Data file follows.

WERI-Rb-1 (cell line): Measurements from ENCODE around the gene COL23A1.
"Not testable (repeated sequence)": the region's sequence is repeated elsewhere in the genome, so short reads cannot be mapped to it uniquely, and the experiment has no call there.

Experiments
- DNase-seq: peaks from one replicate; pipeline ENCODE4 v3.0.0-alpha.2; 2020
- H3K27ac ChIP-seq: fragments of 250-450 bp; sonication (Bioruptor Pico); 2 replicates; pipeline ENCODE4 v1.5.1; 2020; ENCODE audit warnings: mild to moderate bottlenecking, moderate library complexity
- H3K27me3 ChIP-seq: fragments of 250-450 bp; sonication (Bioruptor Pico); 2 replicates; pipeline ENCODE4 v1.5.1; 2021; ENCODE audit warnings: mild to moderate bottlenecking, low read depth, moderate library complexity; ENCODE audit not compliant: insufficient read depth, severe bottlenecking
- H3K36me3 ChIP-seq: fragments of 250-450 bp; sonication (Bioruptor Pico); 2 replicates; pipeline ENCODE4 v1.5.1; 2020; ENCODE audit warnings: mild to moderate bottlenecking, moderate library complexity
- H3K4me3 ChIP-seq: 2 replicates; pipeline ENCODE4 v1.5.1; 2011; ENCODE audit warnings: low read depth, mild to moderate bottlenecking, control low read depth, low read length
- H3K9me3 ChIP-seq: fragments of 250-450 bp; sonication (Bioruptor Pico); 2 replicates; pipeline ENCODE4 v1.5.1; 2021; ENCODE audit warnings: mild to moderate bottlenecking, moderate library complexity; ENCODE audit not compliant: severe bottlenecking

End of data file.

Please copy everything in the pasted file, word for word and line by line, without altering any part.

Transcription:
WERI-Rb-1 (cell line): Measurements from ENCODE around the gene COL23A1.
"Not testable (repeated sequence)": the region's sequence is repeated elsewhere in the genome, so short reads cannot be mapped to it uniquely, and the experiment has no call there.

Experiments
- DNase-seq: peaks from one replicate; pipeline ENCODE4 v3.0.0-alpha.2; 2020
- H3K27ac ChIP-seq: fragments of 250-450 bp; sonication (Bioruptor Pico); 2 replicates; pipeline ENCODE4 v1.5.1; 2020; ENCODE audit warnings: mild to moderate bottlenecking, moderate library complexity
- H3K27me3 ChIP-seq: fragments of 250-450 bp; sonication (Bioruptor Pico); 2 replicates; pipeline ENCODE4 v1.5.1; 2021; ENCODE audit warnings: mild to moderate bottlenecking, low read depth, moderate library complexity; ENCODE audit not compliant: insufficient read depth, severe bottlenecking
- H3K36me3 ChIP-seq: fragments of 250-450 bp; sonication (Bioruptor Pico); 2 replicates; pipeline ENCODE4 v1.5.1; 2020; ENCODE audit warnings: mild to moderate bottlenecking, moderate library complexity
- H3K4me3 ChIP-seq: 2 replicates; pipeline ENCODE4 v1.5.1; 2011; ENCODE audit warnings: low read depth, mild to moderate bottlenecking, control low read depth, low read length
- H3K9me3 ChIP-seq: fragments of 250-450 bp; sonication (Bioruptor Pico); 2 replicates; pipeline ENCODE4 v1.5.1; 2021; ENCODE audit warnings: mild to moderate bottlenecking, moderate library complexity; ENCODE audit not compliant: severe bottlenecking